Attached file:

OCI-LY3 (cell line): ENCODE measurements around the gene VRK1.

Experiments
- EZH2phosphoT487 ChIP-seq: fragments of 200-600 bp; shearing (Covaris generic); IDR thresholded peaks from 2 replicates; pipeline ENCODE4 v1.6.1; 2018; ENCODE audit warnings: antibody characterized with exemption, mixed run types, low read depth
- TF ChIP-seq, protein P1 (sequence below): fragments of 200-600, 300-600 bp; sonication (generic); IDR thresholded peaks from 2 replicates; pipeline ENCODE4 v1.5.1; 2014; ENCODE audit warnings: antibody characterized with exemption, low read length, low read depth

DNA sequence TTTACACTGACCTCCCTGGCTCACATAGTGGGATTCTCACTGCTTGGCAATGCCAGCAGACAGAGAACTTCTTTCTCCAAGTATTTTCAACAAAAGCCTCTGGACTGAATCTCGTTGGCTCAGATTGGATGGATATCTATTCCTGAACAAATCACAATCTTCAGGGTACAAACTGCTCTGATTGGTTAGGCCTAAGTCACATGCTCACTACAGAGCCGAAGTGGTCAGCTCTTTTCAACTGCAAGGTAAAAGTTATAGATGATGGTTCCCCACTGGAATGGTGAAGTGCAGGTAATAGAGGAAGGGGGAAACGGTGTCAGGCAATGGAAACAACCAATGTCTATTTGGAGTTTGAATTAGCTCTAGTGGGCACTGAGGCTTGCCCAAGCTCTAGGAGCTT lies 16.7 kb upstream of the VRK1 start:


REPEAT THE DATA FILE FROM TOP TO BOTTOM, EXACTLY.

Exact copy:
OCI-LY3 (cell line): ENCODE measurements around the gene VRK1.

Experiments
- EZH2phosphoT487 ChIP-seq: fragments of 200-600 bp; shearing (Covaris generic); IDR thresholded peaks from 2 replicates; pipeline ENCODE4 v1.6.1; 2018; ENCODE audit warnings: antibody characterized with exemption, mixed run types, low read depth
- TF ChIP-seq, protein P1 (sequence below): fragments of 200-600, 300-600 bp; sonication (generic); IDR thresholded peaks from 2 replicates; pipeline ENCODE4 v1.5.1; 2014; ENCODE audit warnings: antibody characterized with exemption, low read length, low read depth

DNA sequence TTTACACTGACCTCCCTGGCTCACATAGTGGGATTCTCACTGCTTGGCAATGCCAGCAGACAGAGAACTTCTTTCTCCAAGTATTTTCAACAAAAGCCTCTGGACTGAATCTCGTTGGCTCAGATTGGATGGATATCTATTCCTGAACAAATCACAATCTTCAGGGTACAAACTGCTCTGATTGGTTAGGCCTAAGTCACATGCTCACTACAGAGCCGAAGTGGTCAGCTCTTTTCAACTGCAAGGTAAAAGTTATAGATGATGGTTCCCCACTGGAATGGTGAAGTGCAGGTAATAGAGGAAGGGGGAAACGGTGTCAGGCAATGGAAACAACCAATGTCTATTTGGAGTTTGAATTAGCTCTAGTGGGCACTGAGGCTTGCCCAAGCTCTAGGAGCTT lies 16.7 kb upstream of the VRK1 start: